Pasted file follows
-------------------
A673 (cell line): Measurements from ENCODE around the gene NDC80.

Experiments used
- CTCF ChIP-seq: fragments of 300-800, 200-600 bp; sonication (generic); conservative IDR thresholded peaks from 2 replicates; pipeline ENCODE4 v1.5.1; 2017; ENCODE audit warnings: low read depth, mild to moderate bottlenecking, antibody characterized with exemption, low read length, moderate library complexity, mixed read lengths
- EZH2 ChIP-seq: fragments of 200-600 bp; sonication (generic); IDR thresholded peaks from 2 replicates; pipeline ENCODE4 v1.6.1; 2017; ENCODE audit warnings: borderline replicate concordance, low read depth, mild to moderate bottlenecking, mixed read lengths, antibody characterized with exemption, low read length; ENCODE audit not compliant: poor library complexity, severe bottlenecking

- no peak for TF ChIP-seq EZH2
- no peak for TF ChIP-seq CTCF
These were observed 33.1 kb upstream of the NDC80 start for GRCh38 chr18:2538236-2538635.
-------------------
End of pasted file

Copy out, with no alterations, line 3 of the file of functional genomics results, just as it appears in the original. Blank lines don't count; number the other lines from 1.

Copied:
- CTCF ChIP-seq: fragments of 300-800, 200-600 bp; sonication (generic); conservative IDR thresholded peaks from 2 replicates; pipeline ENCODE4 v1.5.1; 2017; ENCODE audit warnings: low read depth, mild to moderate bottlenecking, antibody characterized with exemption, low read length, moderate library complexity, mixed read lengths